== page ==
Some teachers are not backing a teacher pay hike touted as the largest teacher pay raise, in state history.
Critics of the compromise bill say the deal unveiled by lawmakers Tuesday isn't what it seems.
The bill calls for a 7 percent teacher pay raise, which on average works out to $3500 dollars per teacher each year. It also retains teacher assistants.
"We not only have a framework as the budget is concerned, we have the details pretty much worked out," said NC Assembly President Pro Tem, Phil Berger.
Charles Smith, President of the Charlotte Mecklenburg Association of Educators says state lawmakers have yet to fulfill the promise made to teachers with this bill.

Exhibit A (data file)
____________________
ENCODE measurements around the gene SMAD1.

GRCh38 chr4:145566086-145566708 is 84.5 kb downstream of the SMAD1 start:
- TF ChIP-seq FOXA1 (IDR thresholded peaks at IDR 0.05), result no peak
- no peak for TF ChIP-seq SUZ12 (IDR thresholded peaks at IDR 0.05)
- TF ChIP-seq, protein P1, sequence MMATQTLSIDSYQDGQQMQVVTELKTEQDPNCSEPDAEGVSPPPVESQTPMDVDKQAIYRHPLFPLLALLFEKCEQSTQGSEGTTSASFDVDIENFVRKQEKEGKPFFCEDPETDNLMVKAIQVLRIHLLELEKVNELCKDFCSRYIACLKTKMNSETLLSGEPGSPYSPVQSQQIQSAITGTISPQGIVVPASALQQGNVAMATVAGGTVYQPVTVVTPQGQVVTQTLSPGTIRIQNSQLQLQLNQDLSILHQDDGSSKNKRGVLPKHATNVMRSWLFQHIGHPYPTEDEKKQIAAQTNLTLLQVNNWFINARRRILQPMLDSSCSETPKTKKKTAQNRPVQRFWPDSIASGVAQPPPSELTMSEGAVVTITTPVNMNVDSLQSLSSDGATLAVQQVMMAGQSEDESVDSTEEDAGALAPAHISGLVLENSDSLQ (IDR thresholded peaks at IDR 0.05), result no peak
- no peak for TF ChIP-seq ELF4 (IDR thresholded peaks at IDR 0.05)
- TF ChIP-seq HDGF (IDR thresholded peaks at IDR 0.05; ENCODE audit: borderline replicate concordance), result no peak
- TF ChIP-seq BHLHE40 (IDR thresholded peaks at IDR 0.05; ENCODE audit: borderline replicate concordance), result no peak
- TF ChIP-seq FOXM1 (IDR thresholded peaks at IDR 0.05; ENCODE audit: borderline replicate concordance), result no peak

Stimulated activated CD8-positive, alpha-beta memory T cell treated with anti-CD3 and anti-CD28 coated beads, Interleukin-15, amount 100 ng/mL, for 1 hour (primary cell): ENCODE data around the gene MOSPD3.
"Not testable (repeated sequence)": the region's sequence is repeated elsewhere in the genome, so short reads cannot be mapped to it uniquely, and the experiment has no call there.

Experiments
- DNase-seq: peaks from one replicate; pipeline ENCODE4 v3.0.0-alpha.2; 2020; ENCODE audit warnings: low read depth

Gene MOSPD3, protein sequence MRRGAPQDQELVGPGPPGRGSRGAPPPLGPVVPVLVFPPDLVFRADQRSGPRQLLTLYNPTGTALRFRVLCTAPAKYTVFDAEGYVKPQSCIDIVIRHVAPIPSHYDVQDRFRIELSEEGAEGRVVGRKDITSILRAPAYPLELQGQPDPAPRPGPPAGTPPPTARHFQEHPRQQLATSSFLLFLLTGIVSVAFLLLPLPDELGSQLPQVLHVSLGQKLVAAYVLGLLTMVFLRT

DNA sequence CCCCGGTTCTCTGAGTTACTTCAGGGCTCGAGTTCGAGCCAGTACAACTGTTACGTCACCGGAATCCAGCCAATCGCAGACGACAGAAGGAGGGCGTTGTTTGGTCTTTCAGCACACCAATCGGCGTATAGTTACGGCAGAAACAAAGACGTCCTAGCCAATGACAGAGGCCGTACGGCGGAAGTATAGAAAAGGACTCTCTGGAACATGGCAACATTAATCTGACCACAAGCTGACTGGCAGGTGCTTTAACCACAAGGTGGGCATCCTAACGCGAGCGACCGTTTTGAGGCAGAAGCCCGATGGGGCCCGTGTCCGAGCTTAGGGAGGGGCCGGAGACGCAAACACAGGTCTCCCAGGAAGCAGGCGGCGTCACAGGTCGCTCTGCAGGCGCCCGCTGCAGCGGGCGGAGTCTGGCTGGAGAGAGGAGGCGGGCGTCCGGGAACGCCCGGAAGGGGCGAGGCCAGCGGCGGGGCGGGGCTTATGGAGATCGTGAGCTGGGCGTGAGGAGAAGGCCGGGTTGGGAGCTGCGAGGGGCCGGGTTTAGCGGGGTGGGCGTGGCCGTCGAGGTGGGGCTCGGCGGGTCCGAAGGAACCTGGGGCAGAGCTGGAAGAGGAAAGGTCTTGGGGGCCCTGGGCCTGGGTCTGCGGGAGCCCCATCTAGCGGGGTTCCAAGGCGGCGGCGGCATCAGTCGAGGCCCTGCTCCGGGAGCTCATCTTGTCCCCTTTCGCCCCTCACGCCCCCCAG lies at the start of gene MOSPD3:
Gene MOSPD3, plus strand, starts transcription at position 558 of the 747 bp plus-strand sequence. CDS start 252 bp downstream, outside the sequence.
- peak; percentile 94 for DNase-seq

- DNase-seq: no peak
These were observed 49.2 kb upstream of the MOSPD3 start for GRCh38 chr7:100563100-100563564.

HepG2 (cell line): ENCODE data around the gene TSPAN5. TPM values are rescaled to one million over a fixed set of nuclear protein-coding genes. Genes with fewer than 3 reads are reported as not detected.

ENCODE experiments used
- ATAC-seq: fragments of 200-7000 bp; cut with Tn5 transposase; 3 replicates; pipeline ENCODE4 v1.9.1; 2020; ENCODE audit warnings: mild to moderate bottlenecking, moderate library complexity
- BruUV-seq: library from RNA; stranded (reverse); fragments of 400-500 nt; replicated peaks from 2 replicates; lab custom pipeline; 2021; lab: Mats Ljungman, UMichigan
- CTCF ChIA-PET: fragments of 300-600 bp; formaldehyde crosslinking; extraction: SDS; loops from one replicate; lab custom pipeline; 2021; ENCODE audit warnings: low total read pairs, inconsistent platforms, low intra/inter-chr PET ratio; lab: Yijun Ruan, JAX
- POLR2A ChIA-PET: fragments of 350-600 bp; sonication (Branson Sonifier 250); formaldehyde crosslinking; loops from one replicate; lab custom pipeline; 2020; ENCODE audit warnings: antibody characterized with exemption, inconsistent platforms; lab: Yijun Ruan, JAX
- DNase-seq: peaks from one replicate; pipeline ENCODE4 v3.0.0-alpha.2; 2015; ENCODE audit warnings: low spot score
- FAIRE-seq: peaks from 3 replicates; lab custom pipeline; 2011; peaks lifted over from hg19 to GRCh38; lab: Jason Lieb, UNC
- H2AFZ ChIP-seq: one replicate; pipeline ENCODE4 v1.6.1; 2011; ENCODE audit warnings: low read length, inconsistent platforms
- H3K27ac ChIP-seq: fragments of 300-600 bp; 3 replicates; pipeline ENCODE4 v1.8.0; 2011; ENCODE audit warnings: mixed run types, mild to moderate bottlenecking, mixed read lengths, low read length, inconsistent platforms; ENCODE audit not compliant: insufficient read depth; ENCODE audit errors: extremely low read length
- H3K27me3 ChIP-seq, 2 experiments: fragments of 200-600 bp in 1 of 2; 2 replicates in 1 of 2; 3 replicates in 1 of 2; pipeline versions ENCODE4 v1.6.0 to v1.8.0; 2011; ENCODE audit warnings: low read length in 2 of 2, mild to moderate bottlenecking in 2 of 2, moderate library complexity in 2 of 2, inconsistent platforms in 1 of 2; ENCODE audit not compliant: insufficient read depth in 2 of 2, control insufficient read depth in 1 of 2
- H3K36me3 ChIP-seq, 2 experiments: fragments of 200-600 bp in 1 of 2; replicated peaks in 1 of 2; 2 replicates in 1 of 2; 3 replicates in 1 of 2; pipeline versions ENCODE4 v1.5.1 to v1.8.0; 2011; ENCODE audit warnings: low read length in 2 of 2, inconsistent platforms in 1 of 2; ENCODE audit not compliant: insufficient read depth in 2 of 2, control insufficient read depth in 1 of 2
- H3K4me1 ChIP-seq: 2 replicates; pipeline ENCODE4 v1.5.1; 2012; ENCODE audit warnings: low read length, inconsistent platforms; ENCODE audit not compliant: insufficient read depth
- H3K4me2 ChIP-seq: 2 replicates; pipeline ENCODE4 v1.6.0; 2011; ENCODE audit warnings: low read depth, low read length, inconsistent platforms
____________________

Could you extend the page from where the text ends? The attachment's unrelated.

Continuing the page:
"It's kind of the old expression, 'the devils in the details,' we don't know yet," said Smith.
Smith, one area of contention is that part of the 7 percent raise will come from teachers themselves, since longevity pay is included in the overall raise.
State employees are eligible for longevity pay of 1.5 percent after 10 years. The longer the service, the higher the longevity rate.
"So let's say you make $50,000 and worked as a teacher for 25 years. They are going to roll that into what they are calling a 7% raise, so if you are 4.5 percent rate, maybe it is 2.5 percent," he said.
Supporters say the $282 million dollars for teacher raises will bump the state's national teacher pay ranking from No. 46 to No. 32.
The bill is aimed at restoring the state's competitive advantage in recruiting quality teachers.
"Which group of teachers are they saying they are raising to the national average, starting teachers, all teachers, that's still unclear," said Smith.